There is a clichéd bit of advice that a large percentage of success in life can be attributed to showing up on time, the remaining hours obviously set aside for waiting for everyone else that is late. The career of this '50s rhythm & blues singer reflects on both sides of the issue. Unfortunately for her, her single greatest contribution to record sales was the direct result of her running hours late for a recording date, but she didn't do too badly for herself once she actually got there. The advancement of instrumental music in a culture that is heavily obsessed with vocalists probably owes a great deal to tardiness on the part of singers, and the Bosman tale is a typical example. Bosman was part of a raft of rhythm & blues talent signed to the MGM label in the fall of 1952, also including blues singers Basil Spears and Gabriel Brown, torch vocalist Eileen Redfield, harmony group Eddie Carter & the Carter-Rays, the funky Clarence Palmer & the Jive Bombers, and honking tenorman Samuel Taylor, later to be known by the nickname Sam "The Man" Taylor.
Bosman was the man of the hour, or rather the woman, for a Halloween recording session involving a top-flight backup band with players such as drummer Panama Francis, bassist Milt Hinton, trumpeter Taft Jordan, and Taylor himself on tenor sax. The hour was two in the afternoon; the session notes indicate that originally three hours were set aside for the recording. The producer had signed Bosman on the strength of a demo recording in which she came across as a kind of Billie Holiday-style singer, melodic but with a strong touch of blues. No matter that MGM had advertised her as a "blues shouter" in trade papers; perhaps this was based on someone having to shout at her over the phone to remind her about the session. Not to let the studio time go to waste, the backup band went ahead and recorded the instrumental arrangements that had been devised for the proposed Bosman cuts, Jordan and Taylor blowing improvised solos in the spots where her vocals were supposed to be.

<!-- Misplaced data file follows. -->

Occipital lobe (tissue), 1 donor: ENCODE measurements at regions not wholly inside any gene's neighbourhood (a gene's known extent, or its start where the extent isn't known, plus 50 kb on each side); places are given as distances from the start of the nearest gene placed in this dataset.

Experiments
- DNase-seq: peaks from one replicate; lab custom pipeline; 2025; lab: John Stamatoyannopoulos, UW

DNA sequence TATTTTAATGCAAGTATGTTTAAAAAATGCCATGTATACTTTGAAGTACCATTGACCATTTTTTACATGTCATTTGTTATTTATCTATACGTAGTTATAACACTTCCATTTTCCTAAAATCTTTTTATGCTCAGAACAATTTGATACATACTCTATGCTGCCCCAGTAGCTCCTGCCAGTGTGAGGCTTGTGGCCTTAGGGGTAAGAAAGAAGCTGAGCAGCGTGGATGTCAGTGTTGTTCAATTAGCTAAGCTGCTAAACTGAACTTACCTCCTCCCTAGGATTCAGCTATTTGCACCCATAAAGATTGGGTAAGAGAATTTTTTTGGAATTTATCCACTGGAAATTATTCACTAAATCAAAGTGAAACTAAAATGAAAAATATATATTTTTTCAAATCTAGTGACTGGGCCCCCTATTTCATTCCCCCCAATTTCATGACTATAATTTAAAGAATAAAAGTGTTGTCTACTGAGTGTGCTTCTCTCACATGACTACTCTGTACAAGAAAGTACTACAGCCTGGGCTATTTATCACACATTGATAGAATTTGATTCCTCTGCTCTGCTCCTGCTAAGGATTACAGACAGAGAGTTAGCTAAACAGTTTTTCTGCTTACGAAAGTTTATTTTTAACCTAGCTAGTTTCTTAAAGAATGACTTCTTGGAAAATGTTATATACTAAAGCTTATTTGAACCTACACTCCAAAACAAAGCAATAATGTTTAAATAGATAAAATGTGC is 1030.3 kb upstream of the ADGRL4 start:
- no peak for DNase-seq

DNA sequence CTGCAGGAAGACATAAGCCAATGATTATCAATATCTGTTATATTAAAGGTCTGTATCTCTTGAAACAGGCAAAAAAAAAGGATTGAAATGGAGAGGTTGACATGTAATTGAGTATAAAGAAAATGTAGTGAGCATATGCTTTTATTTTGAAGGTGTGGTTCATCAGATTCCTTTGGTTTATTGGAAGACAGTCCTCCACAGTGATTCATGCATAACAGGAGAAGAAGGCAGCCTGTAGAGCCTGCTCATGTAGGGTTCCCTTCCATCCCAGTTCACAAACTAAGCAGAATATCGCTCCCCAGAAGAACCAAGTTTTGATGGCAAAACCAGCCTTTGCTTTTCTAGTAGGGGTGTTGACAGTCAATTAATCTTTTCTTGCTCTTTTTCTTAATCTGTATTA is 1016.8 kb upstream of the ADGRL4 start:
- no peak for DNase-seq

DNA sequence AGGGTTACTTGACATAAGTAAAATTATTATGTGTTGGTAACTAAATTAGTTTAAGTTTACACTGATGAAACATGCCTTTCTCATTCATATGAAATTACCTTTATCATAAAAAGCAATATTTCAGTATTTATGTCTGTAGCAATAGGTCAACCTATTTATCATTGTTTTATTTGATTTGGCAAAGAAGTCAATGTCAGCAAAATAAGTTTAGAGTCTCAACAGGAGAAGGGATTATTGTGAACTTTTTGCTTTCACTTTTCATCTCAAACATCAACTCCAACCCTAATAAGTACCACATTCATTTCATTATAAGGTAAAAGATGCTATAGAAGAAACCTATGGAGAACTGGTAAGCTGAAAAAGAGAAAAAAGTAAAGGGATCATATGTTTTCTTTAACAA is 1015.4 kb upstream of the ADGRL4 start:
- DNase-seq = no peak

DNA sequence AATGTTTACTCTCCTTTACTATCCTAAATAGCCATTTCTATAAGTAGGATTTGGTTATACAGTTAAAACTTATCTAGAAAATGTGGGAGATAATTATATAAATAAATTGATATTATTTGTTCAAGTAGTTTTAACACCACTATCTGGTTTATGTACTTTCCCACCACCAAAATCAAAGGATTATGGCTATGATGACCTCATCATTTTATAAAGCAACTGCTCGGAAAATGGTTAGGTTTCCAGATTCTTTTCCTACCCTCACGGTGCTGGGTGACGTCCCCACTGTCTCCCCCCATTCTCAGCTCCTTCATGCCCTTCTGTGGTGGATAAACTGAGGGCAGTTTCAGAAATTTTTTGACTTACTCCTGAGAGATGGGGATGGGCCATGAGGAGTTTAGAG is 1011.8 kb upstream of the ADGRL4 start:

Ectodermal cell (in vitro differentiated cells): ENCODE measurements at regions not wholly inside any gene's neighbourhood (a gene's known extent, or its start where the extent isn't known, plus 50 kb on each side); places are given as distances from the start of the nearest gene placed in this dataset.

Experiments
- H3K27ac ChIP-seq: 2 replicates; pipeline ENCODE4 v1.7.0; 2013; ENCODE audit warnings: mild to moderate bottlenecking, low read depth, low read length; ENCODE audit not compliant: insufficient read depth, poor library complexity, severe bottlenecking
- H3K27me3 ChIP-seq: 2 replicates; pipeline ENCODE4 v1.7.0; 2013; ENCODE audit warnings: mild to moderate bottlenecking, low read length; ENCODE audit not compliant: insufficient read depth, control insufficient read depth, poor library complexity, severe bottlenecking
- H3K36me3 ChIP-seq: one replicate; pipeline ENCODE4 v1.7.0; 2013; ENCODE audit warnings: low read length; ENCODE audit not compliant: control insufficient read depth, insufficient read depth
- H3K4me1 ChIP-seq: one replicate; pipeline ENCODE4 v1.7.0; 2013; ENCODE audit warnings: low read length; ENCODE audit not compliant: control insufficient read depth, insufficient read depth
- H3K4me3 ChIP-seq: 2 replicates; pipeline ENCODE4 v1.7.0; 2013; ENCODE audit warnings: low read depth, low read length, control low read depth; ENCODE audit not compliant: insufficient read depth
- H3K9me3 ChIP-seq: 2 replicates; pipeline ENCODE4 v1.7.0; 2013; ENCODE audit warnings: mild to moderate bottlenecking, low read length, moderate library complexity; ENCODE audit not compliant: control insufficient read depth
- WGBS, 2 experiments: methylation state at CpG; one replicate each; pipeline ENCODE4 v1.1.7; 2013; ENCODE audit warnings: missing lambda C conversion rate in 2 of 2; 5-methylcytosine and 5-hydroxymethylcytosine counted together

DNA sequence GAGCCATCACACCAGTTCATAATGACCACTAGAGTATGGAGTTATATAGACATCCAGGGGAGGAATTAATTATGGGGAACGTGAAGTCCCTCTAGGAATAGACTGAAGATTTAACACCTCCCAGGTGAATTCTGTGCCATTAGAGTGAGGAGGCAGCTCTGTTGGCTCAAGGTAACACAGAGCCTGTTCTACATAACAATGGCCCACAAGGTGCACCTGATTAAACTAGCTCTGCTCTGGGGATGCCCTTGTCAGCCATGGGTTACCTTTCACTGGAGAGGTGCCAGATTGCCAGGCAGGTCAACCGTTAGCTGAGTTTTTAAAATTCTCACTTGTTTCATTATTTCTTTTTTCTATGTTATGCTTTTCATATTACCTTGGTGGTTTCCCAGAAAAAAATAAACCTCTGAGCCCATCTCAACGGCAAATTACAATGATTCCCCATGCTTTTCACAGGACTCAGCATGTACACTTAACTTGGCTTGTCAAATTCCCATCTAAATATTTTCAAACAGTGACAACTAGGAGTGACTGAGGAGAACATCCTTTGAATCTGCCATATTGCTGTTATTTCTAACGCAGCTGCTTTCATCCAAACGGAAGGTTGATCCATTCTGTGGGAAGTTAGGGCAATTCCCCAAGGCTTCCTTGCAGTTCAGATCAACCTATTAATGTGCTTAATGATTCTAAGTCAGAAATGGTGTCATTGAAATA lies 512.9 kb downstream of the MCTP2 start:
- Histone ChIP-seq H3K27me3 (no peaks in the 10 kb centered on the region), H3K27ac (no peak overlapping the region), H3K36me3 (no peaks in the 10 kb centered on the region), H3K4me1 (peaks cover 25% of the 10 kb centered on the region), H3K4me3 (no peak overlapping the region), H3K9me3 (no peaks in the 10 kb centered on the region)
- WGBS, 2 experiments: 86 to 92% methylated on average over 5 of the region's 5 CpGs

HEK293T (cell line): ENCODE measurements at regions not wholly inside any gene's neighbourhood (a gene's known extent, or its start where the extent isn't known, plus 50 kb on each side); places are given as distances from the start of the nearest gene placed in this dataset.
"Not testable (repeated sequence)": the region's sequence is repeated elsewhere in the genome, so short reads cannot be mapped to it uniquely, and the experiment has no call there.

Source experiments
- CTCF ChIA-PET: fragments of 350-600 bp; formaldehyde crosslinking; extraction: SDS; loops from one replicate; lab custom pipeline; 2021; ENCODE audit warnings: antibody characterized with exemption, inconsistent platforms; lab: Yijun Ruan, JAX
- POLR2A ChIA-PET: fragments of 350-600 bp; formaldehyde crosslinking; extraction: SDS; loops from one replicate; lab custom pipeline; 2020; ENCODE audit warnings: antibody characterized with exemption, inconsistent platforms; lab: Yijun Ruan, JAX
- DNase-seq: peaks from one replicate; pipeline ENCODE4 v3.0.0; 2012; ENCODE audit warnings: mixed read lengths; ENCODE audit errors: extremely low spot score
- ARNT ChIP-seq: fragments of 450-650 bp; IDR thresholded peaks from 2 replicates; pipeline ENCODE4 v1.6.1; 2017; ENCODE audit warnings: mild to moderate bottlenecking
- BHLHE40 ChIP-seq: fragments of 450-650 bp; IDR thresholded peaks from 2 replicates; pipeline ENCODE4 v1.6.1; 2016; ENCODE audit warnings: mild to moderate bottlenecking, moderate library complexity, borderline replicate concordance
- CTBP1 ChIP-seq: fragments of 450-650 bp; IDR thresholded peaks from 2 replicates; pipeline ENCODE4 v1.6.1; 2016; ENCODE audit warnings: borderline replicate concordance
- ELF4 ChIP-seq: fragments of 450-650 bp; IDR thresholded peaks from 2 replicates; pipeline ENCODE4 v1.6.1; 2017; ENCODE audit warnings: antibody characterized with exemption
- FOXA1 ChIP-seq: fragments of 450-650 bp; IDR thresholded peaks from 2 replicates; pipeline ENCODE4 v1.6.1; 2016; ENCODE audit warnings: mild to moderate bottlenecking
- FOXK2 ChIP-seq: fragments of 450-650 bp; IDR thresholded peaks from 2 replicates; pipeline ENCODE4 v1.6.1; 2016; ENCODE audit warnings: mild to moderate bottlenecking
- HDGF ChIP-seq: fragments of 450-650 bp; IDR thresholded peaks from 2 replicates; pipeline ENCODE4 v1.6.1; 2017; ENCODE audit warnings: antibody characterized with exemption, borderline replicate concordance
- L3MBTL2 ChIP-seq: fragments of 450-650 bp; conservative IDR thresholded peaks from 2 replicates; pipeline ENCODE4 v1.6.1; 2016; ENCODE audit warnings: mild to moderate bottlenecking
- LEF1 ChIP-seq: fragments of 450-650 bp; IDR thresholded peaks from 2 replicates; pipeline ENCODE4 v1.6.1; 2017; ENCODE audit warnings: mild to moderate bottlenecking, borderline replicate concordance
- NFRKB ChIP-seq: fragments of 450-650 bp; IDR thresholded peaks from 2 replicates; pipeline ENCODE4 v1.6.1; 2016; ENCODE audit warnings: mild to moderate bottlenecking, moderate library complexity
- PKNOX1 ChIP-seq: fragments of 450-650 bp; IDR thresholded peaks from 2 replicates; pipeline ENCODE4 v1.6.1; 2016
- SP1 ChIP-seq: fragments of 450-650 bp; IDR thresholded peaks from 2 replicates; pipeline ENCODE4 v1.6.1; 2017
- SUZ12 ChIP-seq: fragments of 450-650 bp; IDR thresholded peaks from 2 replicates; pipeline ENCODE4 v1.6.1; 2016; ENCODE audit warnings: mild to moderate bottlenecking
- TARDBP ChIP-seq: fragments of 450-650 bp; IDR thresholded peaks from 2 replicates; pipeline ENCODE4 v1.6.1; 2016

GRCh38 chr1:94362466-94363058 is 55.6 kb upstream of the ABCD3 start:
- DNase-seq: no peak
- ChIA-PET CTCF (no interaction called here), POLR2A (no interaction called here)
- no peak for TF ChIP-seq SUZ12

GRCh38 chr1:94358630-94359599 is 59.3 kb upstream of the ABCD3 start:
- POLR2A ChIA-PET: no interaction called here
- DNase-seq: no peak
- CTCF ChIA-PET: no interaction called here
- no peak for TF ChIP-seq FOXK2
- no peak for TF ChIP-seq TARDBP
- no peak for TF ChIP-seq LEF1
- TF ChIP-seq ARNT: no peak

"Birmingham Special" was the resulting ad hoc track, and it turned out to be a bigger hit than anything Bosman recorded. The success of the song encouraged MGM to release other instrumentals as well. "Birmingham Special" and its flip side were credited to the Blues Chasers, a name that Taylor made sporadic use of during his career. When Bosman finally showed her face at the studio, the same arrangement was re-cut plus vocal as "You Ain't Had No Blues." Bosman also did a cover version of the Irene Higginbotham tune entitled "Dream Street," and it is this side that she is best known for. Her other recordings include the song "Is It a Sin?," which can possibly be interpreted as a comment about punctuality. Focusing on the session activities of the Blues Chasers' hornman Jordan, the collection Blues Women With Taft Jordan collects all of the tracks mentioned above, both vocal and instrumental.